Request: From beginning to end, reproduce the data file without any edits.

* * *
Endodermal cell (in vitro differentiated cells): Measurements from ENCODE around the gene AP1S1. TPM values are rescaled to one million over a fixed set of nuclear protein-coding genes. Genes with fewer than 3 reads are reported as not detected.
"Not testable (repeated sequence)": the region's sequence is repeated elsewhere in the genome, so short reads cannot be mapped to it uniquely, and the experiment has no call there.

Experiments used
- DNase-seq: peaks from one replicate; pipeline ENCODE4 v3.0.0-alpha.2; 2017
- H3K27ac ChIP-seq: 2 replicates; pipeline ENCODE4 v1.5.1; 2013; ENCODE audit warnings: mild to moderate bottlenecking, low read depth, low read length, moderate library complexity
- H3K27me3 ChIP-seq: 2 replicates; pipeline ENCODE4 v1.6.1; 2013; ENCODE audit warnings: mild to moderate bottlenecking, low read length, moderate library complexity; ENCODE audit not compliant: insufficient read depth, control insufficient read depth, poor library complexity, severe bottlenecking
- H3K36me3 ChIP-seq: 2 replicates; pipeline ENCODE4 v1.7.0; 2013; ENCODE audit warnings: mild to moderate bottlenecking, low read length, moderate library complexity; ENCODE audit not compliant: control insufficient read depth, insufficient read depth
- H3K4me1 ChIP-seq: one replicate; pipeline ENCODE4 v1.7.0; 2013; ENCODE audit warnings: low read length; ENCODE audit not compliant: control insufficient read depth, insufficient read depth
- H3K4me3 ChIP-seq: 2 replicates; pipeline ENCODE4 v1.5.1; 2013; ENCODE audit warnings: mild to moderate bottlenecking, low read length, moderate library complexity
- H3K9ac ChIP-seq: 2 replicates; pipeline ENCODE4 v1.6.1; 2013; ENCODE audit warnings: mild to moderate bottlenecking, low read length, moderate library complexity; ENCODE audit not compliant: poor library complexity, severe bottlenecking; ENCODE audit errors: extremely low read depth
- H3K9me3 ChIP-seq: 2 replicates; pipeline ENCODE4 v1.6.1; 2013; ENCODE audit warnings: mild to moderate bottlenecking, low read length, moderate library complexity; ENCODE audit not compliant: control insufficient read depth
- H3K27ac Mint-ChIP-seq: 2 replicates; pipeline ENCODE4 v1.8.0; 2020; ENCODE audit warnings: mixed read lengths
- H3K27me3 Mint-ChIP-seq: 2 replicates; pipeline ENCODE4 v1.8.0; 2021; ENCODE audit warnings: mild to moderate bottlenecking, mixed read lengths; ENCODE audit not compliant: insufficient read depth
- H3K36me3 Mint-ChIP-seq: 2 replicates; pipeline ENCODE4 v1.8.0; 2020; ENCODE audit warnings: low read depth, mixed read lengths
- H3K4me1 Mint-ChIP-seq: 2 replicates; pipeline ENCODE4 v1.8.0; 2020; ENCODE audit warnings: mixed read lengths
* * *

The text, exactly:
Endodermal cell (in vitro differentiated cells): Measurements from ENCODE around the gene AP1S1. TPM values are rescaled to one million over a fixed set of nuclear protein-coding genes. Genes with fewer than 3 reads are reported as not detected.
"Not testable (repeated sequence)": the region's sequence is repeated elsewhere in the genome, so short reads cannot be mapped to it uniquely, and the experiment has no call there.

Experiments used
- DNase-seq: peaks from one replicate; pipeline ENCODE4 v3.0.0-alpha.2; 2017
- H3K27ac ChIP-seq: 2 replicates; pipeline ENCODE4 v1.5.1; 2013; ENCODE audit warnings: mild to moderate bottlenecking, low read depth, low read length, moderate library complexity
- H3K27me3 ChIP-seq: 2 replicates; pipeline ENCODE4 v1.6.1; 2013; ENCODE audit warnings: mild to moderate bottlenecking, low read length, moderate library complexity; ENCODE audit not compliant: insufficient read depth, control insufficient read depth, poor library complexity, severe bottlenecking
- H3K36me3 ChIP-seq: 2 replicates; pipeline ENCODE4 v1.7.0; 2013; ENCODE audit warnings: mild to moderate bottlenecking, low read length, moderate library complexity; ENCODE audit not compliant: control insufficient read depth, insufficient read depth
- H3K4me1 ChIP-seq: one replicate; pipeline ENCODE4 v1.7.0; 2013; ENCODE audit warnings: low read length; ENCODE audit not compliant: control insufficient read depth, insufficient read depth
- H3K4me3 ChIP-seq: 2 replicates; pipeline ENCODE4 v1.5.1; 2013; ENCODE audit warnings: mild to moderate bottlenecking, low read length, moderate library complexity
- H3K9ac ChIP-seq: 2 replicates; pipeline ENCODE4 v1.6.1; 2013; ENCODE audit warnings: mild to moderate bottlenecking, low read length, moderate library complexity; ENCODE audit not compliant: poor library complexity, severe bottlenecking; ENCODE audit errors: extremely low read depth
- H3K9me3 ChIP-seq: 2 replicates; pipeline ENCODE4 v1.6.1; 2013; ENCODE audit warnings: mild to moderate bottlenecking, low read length, moderate library complexity; ENCODE audit not compliant: control insufficient read depth
- H3K27ac Mint-ChIP-seq: 2 replicates; pipeline ENCODE4 v1.8.0; 2020; ENCODE audit warnings: mixed read lengths
- H3K27me3 Mint-ChIP-seq: 2 replicates; pipeline ENCODE4 v1.8.0; 2021; ENCODE audit warnings: mild to moderate bottlenecking, mixed read lengths; ENCODE audit not compliant: insufficient read depth
- H3K36me3 Mint-ChIP-seq: 2 replicates; pipeline ENCODE4 v1.8.0; 2020; ENCODE audit warnings: low read depth, mixed read lengths
- H3K4me1 Mint-ChIP-seq: 2 replicates; pipeline ENCODE4 v1.8.0; 2020; ENCODE audit warnings: mixed read lengths